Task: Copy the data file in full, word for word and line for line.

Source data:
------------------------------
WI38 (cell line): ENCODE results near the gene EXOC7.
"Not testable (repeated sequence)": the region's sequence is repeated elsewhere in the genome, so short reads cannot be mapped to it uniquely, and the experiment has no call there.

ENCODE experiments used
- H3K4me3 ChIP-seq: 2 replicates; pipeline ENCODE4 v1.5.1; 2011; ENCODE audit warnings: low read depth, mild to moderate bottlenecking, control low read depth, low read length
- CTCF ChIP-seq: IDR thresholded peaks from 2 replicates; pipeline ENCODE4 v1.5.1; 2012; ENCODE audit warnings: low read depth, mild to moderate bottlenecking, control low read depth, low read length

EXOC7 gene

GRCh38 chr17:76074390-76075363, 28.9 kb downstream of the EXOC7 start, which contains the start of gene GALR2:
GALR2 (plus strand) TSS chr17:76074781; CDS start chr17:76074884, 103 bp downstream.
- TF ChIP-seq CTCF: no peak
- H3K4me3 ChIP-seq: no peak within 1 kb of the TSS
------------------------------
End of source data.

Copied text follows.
WI38 (cell line): ENCODE results near the gene EXOC7.
"Not testable (repeated sequence)": the region's sequence is repeated elsewhere in the genome, so short reads cannot be mapped to it uniquely, and the experiment has no call there.

ENCODE experiments used
- H3K4me3 ChIP-seq: 2 replicates; pipeline ENCODE4 v1.5.1; 2011; ENCODE audit warnings: low read depth, mild to moderate bottlenecking, control low read depth, low read length
- CTCF ChIP-seq: IDR thresholded peaks from 2 replicates; pipeline ENCODE4 v1.5.1; 2012; ENCODE audit warnings: low read depth, mild to moderate bottlenecking, control low read depth, low read length

EXOC7 gene

GRCh38 chr17:76074390-76075363, 28.9 kb downstream of the EXOC7 start, which contains the start of gene GALR2:
GALR2 (plus strand) TSS chr17:76074781; CDS start chr17:76074884, 103 bp downstream.
- TF ChIP-seq CTCF: no peak
- H3K4me3 ChIP-seq: no peak within 1 kb of the TSS